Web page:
Looking at what the Aboriginal language is for the area around Reservoir
Participating in an Aboriginal dot painting lesson
Listening to the song Red, Black & Yellow by the Black Rock Band
Looking at the Australian Aboriginal and Torres Strait Islander flags & discussing what the different colours represent
Discussing Sorry Day and the Stolen Generations
Learning about Mabo Day and Indigenous Land Rights
Learning about the Kulin Nations and Seasons
Challenging students to consider what reconciliation means to each of us

There is a natural progression undertaken with the depth of understanding of our students when studying significant issues in areas such as Australian history, Reconciliation Week and Australia’s Indigenous peoples.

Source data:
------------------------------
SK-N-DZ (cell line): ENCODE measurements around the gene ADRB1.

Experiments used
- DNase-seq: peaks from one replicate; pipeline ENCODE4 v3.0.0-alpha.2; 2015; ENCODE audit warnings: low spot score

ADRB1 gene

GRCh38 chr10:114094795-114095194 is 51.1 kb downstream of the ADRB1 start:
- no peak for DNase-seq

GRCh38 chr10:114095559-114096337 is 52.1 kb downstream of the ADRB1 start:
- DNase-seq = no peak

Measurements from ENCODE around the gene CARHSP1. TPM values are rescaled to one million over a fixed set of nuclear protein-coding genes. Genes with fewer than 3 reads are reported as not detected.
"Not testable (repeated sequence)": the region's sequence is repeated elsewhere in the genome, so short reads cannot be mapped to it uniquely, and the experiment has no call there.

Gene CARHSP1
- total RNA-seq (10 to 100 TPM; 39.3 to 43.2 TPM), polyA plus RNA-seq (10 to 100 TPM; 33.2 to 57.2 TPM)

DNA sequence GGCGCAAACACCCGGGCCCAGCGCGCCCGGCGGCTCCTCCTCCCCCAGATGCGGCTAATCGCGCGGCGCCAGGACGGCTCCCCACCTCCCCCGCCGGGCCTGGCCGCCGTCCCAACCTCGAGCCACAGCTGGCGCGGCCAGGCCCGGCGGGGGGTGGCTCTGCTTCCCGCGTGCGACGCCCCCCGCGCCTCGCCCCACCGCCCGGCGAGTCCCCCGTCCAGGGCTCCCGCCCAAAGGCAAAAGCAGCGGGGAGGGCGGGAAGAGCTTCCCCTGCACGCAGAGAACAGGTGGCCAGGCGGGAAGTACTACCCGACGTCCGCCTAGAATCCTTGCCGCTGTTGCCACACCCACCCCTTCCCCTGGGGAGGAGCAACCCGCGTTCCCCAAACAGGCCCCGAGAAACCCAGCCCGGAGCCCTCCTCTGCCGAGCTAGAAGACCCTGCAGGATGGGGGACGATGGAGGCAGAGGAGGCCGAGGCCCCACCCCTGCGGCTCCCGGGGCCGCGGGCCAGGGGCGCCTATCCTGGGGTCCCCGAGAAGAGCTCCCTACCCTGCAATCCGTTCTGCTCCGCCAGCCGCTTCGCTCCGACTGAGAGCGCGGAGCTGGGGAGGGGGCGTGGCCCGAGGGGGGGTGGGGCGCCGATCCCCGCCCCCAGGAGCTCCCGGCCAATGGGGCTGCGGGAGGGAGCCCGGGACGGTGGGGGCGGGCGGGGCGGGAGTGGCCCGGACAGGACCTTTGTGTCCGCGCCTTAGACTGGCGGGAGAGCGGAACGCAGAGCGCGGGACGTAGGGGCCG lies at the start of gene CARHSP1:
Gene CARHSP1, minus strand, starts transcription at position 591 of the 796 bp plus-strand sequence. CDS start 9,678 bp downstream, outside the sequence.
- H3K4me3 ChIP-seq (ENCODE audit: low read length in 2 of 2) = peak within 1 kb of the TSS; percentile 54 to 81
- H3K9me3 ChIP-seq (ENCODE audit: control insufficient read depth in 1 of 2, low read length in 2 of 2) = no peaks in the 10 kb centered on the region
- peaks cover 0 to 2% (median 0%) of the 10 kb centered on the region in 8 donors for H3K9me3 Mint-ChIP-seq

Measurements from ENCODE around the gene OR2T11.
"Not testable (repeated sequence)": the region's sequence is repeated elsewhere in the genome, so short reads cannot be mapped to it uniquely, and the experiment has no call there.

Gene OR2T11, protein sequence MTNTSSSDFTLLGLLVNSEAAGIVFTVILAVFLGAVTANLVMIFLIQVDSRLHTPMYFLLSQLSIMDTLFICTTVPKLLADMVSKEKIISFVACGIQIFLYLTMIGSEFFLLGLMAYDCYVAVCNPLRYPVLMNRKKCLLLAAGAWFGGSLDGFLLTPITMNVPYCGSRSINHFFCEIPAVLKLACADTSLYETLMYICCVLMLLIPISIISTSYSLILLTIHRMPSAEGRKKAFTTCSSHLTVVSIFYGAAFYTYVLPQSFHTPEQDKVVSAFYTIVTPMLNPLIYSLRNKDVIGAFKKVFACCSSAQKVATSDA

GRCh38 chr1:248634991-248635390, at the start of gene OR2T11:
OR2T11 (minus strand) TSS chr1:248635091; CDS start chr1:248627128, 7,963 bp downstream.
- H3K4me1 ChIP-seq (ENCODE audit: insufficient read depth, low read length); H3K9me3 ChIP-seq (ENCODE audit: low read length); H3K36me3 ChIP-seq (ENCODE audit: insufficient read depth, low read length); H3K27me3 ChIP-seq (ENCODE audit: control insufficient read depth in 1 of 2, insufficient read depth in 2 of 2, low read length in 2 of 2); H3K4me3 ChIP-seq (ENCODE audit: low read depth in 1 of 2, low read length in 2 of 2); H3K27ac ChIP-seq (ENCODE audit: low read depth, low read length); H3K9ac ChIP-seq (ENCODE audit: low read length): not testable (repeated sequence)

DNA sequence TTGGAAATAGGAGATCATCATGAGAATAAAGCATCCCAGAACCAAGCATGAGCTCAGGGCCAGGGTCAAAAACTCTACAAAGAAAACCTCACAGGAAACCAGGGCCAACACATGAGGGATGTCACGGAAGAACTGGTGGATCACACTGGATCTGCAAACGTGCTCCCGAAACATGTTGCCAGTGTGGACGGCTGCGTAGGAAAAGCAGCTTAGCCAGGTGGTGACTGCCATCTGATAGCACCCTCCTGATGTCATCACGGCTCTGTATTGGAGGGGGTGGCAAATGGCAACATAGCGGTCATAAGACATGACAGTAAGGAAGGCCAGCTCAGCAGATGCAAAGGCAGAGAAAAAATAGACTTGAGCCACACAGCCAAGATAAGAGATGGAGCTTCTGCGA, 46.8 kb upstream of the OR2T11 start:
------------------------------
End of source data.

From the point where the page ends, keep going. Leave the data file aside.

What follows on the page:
The History component of the Victorian Curriculum strives to have students develop an understanding of the past and present experiences of Aboriginal and Torres Strait Islander peoples, their identity, and the continuing contribution and value of their culture. This knowledge and understanding is essential for informed and active participation in Australia’s diverse society. We hope this special edition of our School Newsletter gives you a small insight into how this knowledge develops in our students.

To further acknowledge Reconciliation Week, in the area of Performing Arts, Jess Hitchcock (Boite School Chorus ) has produced a great video online on YouTube. ‘Reconciliation Now’ is from the Dhungala Choral Connection Song Book. It was performed by our students at the 2019 Boite School Chorus at Melbourne Town Hall.
Click on this link and enjoy –

We wish upon our school and broader communities all the benefits that come from working towards the goal of building respectful relationships between Aboriginal and Torres Strait Islander peoples and other Australians, and to create a fair and equal society.

S Charisis (Principal)

Reconciliation Week in the Emeralds Classroom: